Saturday, September 19, 2015

On the Witness Stand

I promise to share the truth, the whole truth, and nothing but the truth, so help me God!

The Watchtower society is active in our little town.  Jehovah’s Witnesses periodically come around to share their faith by reading a few Scripture verses and offering their literature.  I admire the effort.  Door-to-door evangelization is not easy when most people do not want to be bothered by religious zealots. 

A few weeks ago, I arrived home to find a strange car parked near my driveway.  Soon the front doorbell rang and a well-dressed man holding a bible asked if I had a few minutes for him to share some Scripture with me.  I smiled and said, “Certainly!”  One of the verses he read was 1 Corinthians 1:10 where Paul expresses concern over divisions that have arisen in the Church.

I appeal to you, brethren, by the name of our Lord Jesus Christ, that all of you agree and that there be no dissensions among you, but that you be united in the same mind and the same judgment.  (1 Cor 1:10, RSVCE)  

His New World Translation altered the text somewhat, but the message was the same.    I thought it funny that he would choose that particular verse since we Catholics sometime use it to lament the many Protestant denominations that have separated themselves from the true Church, and I told him so.   Realizing I was Catholic, he mentioned the word Purgatory, saying it was nowhere to be found in the Bible.  I said it was implied and a conversation ensued.

After about thirty minutes of spirited, but friendly discussion, during which my open front door allowed numerous flies to enter the house, I asked if he would like to continue our talk sometime.  He said, “If you have the truth, I would like to hear it,” and we agreed to meet at my house the following Wednesday at 10:30 AM.  We exchanged contact information, and he went on his way. 

I am not so naïve to think he was really interested in learning about Catholicism.  Undoubtedly he still viewed me as a potential convert.  After all, a great percentage of Jehovah’s Witnesses are purportedly former Catholics.  Being firm in my Faith, I had no qualms about meeting with him again.

The following Wednesday, he brought another woman with him.  This time, I tried to make them comfortable by inviting them into my living room.  The gentleman (I’ll call him Rik) did most of the talking, asking me to read certain Scripture passages.  His selection had me a bit puzzled, as I could not figure out what point he was trying to make.  I was able to share a few Catholic viewpoints, but it was becoming obvious to me that I needed to develop a better understanding of Jehovah's Witness beliefs.

We agreed to meet a third time, allowing me a chance to do some research.  I found Trent Horn’s guest appearance on Catholic Answers Live (August 3,2015) where he discussed the faith of the Witnesses.  I listened to the podcast several times, and also ordered his booklet, Twenty Answers, that was advertised on the program.  Another invaluable resource is Jason Evert’s book, Answering Jehovah’s Witnesses, which I purchased and read cover to cover.  

So many of the JW beliefs are foreign to mainline Christianity.  While apologetic discussions with our Protestant brothers and sisters can be trying, we at least share a certain commonality in our Trinitarian understanding of Christ’s divinity.  Not so with the Jehovahs.  They believe Jesus Christ is actually Michael the Archangel,.  They believe only 144,000 can be in heaven, the rest of us will live in a paradise here on earth.  They also try to use Scripture as evidence for their beliefs.  Now, one would think it should be easy for a good Catholic to refute these claims, and it is, but doing so is complicated when arguing against a skewed interpretation taken from an already skewed New World Translation.

As in most apologetic discussions, the question boils down to authority.  Unlike some of our Protestant brothers and sisters, the Jehovahs at least agree on the necessity of an authority.  Theirs is the Watchtower Society, founded around 1872 by Charles Taze Russel, while ours is the Magisterial authority of the Pope in union with the Bishops of the Catholic Church, founded around 33 AD by Jesus Christ.  Here is where much discussion time must be spent.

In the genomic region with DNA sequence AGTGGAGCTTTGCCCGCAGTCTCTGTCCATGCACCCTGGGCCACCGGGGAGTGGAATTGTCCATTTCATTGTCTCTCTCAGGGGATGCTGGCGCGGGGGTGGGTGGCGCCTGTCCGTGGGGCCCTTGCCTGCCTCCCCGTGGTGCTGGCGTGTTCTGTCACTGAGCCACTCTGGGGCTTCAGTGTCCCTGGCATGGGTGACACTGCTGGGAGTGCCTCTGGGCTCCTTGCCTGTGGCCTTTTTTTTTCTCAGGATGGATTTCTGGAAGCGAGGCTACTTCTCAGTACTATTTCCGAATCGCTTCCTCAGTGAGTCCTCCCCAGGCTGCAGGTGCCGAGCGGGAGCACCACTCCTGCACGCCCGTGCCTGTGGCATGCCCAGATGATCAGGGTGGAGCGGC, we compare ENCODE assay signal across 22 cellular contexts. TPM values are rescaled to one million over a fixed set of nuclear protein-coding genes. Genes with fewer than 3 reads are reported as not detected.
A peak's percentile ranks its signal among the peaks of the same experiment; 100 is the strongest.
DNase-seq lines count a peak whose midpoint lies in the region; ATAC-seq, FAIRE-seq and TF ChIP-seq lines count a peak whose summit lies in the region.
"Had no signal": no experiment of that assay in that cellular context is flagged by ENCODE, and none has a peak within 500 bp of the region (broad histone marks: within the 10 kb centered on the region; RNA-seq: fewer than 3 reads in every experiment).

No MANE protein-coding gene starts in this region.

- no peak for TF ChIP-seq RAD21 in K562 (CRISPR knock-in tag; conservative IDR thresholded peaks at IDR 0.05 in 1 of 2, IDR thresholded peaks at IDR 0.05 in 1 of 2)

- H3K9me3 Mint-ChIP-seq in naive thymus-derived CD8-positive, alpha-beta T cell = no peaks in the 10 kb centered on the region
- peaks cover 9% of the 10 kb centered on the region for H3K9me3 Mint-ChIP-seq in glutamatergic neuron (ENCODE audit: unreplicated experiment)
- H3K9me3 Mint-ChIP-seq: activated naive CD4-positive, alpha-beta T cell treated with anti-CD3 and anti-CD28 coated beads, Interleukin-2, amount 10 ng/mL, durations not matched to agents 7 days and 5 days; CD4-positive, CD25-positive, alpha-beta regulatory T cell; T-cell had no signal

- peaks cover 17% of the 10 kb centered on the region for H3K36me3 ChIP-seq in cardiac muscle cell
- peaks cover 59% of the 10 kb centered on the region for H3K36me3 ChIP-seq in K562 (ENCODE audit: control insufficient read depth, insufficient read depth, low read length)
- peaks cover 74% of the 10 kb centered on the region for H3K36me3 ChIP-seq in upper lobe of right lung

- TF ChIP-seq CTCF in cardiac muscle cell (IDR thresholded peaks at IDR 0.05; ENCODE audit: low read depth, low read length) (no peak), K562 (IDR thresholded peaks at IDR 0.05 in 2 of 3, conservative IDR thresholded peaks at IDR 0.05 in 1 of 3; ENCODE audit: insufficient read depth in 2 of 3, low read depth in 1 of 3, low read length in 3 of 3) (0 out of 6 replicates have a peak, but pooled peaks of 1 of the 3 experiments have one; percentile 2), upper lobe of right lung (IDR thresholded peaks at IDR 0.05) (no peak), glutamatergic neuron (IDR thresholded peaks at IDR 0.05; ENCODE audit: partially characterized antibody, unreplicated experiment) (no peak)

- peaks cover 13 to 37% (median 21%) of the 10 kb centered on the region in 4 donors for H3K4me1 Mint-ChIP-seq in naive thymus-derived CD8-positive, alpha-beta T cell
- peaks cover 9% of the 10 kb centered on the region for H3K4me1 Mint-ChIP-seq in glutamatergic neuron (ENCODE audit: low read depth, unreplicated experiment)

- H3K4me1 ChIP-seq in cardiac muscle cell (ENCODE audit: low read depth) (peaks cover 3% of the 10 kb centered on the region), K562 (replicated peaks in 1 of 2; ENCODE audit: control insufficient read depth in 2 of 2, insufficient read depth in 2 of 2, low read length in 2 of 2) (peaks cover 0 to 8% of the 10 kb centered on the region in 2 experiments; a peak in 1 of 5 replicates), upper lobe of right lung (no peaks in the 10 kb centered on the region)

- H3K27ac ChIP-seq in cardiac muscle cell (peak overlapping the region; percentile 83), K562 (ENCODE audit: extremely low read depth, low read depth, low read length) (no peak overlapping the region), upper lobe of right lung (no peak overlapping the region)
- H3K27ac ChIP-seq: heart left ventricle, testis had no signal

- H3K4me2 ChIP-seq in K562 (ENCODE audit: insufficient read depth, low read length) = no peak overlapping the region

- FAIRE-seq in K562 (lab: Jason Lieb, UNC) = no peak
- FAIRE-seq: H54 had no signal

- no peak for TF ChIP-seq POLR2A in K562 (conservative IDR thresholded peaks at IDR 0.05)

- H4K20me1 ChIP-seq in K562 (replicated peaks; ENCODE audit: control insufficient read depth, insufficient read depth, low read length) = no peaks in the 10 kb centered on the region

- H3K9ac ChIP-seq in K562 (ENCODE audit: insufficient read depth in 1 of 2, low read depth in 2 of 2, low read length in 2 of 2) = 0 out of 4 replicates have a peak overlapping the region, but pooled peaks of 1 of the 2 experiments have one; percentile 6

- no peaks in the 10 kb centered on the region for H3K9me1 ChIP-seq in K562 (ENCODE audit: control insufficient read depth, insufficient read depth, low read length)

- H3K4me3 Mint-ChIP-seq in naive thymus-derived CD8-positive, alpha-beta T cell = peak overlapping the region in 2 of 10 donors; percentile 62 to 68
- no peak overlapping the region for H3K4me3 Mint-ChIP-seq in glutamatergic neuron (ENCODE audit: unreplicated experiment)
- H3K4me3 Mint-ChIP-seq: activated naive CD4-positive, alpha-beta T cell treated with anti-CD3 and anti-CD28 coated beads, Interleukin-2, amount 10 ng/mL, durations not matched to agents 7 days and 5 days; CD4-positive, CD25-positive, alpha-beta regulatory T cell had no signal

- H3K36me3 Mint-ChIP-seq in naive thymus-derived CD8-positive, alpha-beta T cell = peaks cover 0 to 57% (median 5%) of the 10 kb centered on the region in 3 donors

To date, we have met five times, with session six scheduled for next week.  The past three weeks have been with Rik and another JW gentleman on one side of the dining room table, and Donna, a knowledgeable Catholic partner I recruited to assist me, on my side.  We typically have coffee and donuts while talking about our differing beliefs.  Coincidentally, Donna knew Rik’s family some fifty years ago when they lived next door to each another.  This has helped make the conversation more personable.  We are all becoming friends and the talks are always respectful, enjoyable, and stimulating.  We all claim to want the truth, wherever it takes us.

Now for my confession.   The first day, when I came home to see their car by my driveway, my initial reaction was to avoid them.  I drove past my house and turned down the next street.  After doing so, I felt guilty of missing an opportunity to evangelize.  I hurried around the block and pulled into my driveway so they would see me coming home.  It was only a few minutes later when the doorbell rang.  That initial contact has blossomed into an ongoing relationship. Where will this all lead?  Stay tuned!

Monday, August 17, 2015

Christus Nobiscum; State!

From time to time, our pastor asks me to change the message on the sign in front of our church.  We have the type where individual black letters are backlit on a frosted plexiglass panel.  The letters are quite large and we have only two lines, so messages must be short.  Father usually expresses a spiritual thought that does not fit our limited space, so I have become adept at truncating the message, which sometimes makes for an awkward compression, but I do the best I can.

When we have an event happening at the parish, the message will be informational rather than spiritual.  Such was the case a few weeks ago when our Saint Vincent DePaul group sponsored a fundraiser.  The sign simply said, “PORK CHOP DINNER, SUNDAY 11A – 1P.”  Our pastor was gone on retreat the following week, so I was given the task of changing the sign before the next Sunday to avoid any confusion.  With his input unavailable, the new message would be of my own choosing.  This would take some serious thought!

Considering the turmoil going on in the world with Christian persecution, abortion, and the general decay of moral standards, I wanted to say something foreboding, yet hopeful.   The inspiration came from a booklet I often ponder during weekly adoration.  The Holy Eucharist Our All was written by Father Lukas Etlin. O.S.B.  (Tan Books and Publishers, Inc., Rockford, Illinois,  61105).   Father Etlin’s booklet opens with the following two paragraphs: